Intentional deep (abdominal or diaphragmatic) breathing in stressful situations can counter the effects of the stress response for most of us. Engaging in deep breathing can be beneficial in a wide range of everyday situations. Why? Let’s take a closer look.
Why is deep breathing beneficial?
Deep breathing through the nose (as opposed to the mouth) is essential for the full functioning of the lungs and achieve the optimal exchange of gases. The health benefits of deep or diaphragmatic breathing are explained and illustrated here.
Have you noticed that when you get a fright you momentarily hold your breath, or that a big sigh is a sign of relief? In response to stress, we miss a breath or start rapid, shallow breathing. Our physical stress response alters the natural, automatic breathing. We can reverse this and reduce the effects of stress by consciously engaging in deep breathing.
Apart from these physiological benefits, focusing on diaphragmatic breathing can help disconnect us from our thoughts. We simply cannot focus on breathing, counting our breaths and feeling our body’s response while still engaged in worrying thoughts. In a stress response inducing situation we can regain our calmness if we take a few deep breaths. We are able to override the fight-flight-freeze response with deep breathing.
What is the stress response?
The body’s stress response is an important evolutionary function that protects us from being hurt. The physical symptoms of anxiety commonly include increased heart rate, muscle tightness and dizziness that come alongside with shortness of breath.
Here is how Veronica Walsh, a psychologist, a Dublin based CBT practitioner describes it in her blog:
“You’re in bed. In a lovely deep sleep. You’re woken by a crash sound somewhere in your home. A BURGLAR?! WHAT?! You are instantly alert – tilt your head back, eyes focussing in the middle distance for danger, ears straining to hear what’s going on, your heart pumping and lungs expanding to take more oxygen, heat rising in your body, ready to take whatever action is required (this can include ‘freezing’ that enabled us to hide from predators)… then you hear your flatmate shout ‘Sorry, only me, I dropped a plate’. Deep sigh as your body returns to balance…”
Click here to read the list of the Fight-Flight-Freeze physicality.
3 deep breathing techniques to reduce anxiety
1. Simple seated breathing exercise
Sit comfortably and raise your ribcage to expand your chest. Place one hand on your chest and the other on your abdomen. Take notice of how your upper chest and abdomen are moving while you breathe. Concentrate on your breath and try to gently breathe in and out through the nose. Your upper chest and stomach should be still, allowing the diaphragm to work more efficiently with your abdomen rather than your chest. (source: www.betterhealth.vic.gov.au)
Abdominal breathing will elicit the body’s relaxation response. As the breathing becomes slower:
– metabolism decreases
– heart beats slower
– muscles relax
– blood pressure drops
Practice daily for 15-20 minutes. As a result, you may see your level of anxiety reduced and the stress response, if and when it occurs, will become easier to control. Breathing techniques help you feel connected to your body – focusing on breathing brings your awareness away from the worries in your head and quiets your mind.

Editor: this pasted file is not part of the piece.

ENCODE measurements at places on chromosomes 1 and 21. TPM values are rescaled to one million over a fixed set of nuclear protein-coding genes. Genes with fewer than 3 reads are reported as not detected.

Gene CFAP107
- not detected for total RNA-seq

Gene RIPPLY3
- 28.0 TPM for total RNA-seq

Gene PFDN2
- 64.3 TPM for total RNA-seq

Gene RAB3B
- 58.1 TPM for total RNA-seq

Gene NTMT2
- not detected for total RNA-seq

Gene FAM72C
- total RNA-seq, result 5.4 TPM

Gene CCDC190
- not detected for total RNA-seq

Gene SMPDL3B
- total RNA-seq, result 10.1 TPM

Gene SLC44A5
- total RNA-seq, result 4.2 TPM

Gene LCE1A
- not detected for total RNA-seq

2. Hot chocolate breathing
Both adults and children can easily learn this wonderfully creative technique. Imagine that you are holding a mug of steaming, hot chocolate in your hands in front of you. Pretend that you want to smell this luxurious drink before taking a sip. Take a deep breath, as if smelling the hot chocolate, to the count of 4. Note: you would use your nose for smelling, similarly you will inhale through your nose when practising this breathing technique. Hold it for 1, as if enjoying the moment of sensual experience. Then let it out as slowly as you inhaled.
You can use cues in your daily life to remind yourself about practising deep breathing “on the go”:
- When you go outside at any point in the day, take deep breaths of fresh air.
- Keep a tissue with a drop of essential oil on it on your desk to encourage breathing in the aroma.
- When you make physical changes from sitting to standing, from standing to sitting, use it as a reminder to take deep breaths.
- If your belly either aches or calls to you in hunger, use it as a reminder to breath from your abdomen.
- And if you feel stress rising in you, use it as a reminder to breathe. (based on www.confidentparentsconfidentkids.org)
3. Box breathing
Divers, even the US navy seals use box breathing techniques to maintain calmness under pressure and to optimise oxygen intake. There are many different box breathing techniques but all based on similar principles. Inhale through your nose to the count of 4 or more if that is possible for you. Ensure that you breathe into the lower part of your lungs to get the diaphragm engaged. Feel your abdomen rise. Hold your breath to the count of 4. Then exhale to the same count that you used for inhaling: 4 or more. Visualising a square or a rectangle and moving your finger along the sides in one direction may help you master this exercise.
For an even deeper effect, you can intentionally relax different muscle groups in your body at every exhale. Close your eyes, if that feels ok. Feel where the tension is in your body. Inhale and think of letting the tension go as you exhale.
Yoga utilises the breath in many ways and incorporates breathing techniques into the practice. Click here for detailed instructions of three pranayamas (or breath control) exercises.